Video alcohol stoves banned

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The title of this post is not referring to the stove bans in several states during summer months, which are becoming more and more frequent.

Stove Bans

For those who are unfamiliar with these bans, different government agencies often ban the use of campfires and any stove without an On/Off valve to turn off the stove. Two popular backpacking stove types; solid fuel (usually Esbit) and alcohol stoves are usually explicitly banned. I do question the wisdom of banning solid fuel stoves, which I no longer use due to the high cost of the fuel.

The problem with alcohol stoves, along with any stove or campfire is user error, or perhaps better stated; a lot of people are plain stupid or careless. Except for when it is dark at night, the flame from alcohol stoves is difficult to see. Apparently some people can knock over their alcohol stove while in use (I find this difficult to do and have never had any problem like this) and some have started forest fires because they cannot use an alcohol stove properly.

I have no problem obeying these stove bans. They are put in place for a good reason.

Cost Advantages of Alcohol Fuel Stoves

It is pretty easy to make an alcohol stove from recycled soda cans or cat food cans. If you might be interested in building your own stove do a Google search for “soda can stove” or “pepsi can stove” or” fancy feast stove.”

Several years ago I did a cost analysis of several fuels and found that liquid gas stoves and alcohol fuel stoves were much, much cheaper to operate than gas canister or solid fuel stoves.

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Since then I have mostly been using liquid fuel stoves that run on white gas (such as Coleman Fuel), or an alcohol stove using denatured alcohol as its fuel. At the time both were easy to find and inexpensive compared to other fuels.


Earlier this year, in my long-term 35 year review of the Gaz Globetrotter stove, I complained that over the years several of my canister stoves became obsolete. Not because the stoves quit working, but because the fuel canisters were no longer available. The inability to purchase the fuel canisters rendered the stoves obsolete. Denatured alcohol is no longer legal to sell or purchase in California, which just about makes my alcohol stove obsolete, as I found this fuel to be best for several reasons.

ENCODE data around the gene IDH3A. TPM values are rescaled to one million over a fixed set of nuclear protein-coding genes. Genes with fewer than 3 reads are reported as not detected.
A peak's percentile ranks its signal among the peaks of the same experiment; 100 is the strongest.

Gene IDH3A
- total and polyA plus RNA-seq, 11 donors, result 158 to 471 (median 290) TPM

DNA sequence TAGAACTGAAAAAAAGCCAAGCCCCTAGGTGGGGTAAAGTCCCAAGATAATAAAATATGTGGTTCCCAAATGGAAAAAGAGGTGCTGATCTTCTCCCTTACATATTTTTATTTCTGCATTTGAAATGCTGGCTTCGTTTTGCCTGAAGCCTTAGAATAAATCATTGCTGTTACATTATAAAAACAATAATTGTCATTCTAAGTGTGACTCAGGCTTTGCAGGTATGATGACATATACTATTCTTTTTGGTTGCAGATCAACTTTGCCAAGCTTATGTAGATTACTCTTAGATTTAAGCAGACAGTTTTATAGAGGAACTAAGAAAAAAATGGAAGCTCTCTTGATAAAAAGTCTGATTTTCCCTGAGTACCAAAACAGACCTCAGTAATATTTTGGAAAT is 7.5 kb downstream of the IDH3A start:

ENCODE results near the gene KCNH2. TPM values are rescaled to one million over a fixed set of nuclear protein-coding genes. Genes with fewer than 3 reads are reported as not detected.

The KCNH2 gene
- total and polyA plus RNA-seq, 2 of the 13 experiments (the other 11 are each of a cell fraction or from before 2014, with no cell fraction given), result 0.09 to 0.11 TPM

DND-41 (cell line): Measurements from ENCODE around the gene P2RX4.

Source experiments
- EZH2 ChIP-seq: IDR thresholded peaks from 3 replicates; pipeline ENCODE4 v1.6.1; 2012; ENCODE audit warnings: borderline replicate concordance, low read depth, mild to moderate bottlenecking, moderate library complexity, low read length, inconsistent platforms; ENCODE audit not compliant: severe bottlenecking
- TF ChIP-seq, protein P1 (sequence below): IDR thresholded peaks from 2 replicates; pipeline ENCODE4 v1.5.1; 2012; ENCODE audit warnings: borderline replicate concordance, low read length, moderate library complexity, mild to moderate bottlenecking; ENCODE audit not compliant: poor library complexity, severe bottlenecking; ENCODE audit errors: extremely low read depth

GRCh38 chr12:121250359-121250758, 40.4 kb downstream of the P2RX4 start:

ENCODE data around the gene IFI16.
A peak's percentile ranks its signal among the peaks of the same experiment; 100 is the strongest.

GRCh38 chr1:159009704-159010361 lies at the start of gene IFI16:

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Well, Nick You Live in California . . .

My friends who live in other states often question why I continue to live in the People’s Republic of California with all our regulations and high taxes. The reason I don’t move is because of our great climate and so many outdoor recreation opportunities.

But the people of California didn’t ban denatured alcohol. It was banned by a government agency that doesn’t have a single elected representative of the people, the California Air Resources Board. From Wikipedia:

The Administrative State

A law professor at George Mason University School of Law, Michael Greve, coined the term Administrative State. Greve defines this as,

Professor Greve advocates that this is contrary to the intention of our founding fathers and these government agencies become corrupt seeking power over the people, resulting in despotism.

Pournelle’s Iron Law of Bureaucracy

Jerry Pournelle , the famous polymath, observed this shift in bureaucracies and developed “Pournelle’s iron law of bureaucracy”:

Later Pournelle refined the law to make it easier to understand:

. . . in any bureaucratic organization there will be two kinds of people: those who work to further the actual goals of the organization, and those who work for the organization itself. Examples in education would be teachers who work and sacrifice to teach children, vs. union representatives who work to protect any teacher including the most incompetent. The Iron law states that in all cases, the second type of person will always gain control of the organization, and will always write the rules under which the organization functions.

Government by and for The People

Today it is impossible for any one person to keep up with all the laws passed by local, county, state, federal legislatures, plus all the non-elected entities in our country. It is especially difficult to track all the bureaucracies that now create most of our laws.

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Yeah, But That Can’t Happen in the State I Live In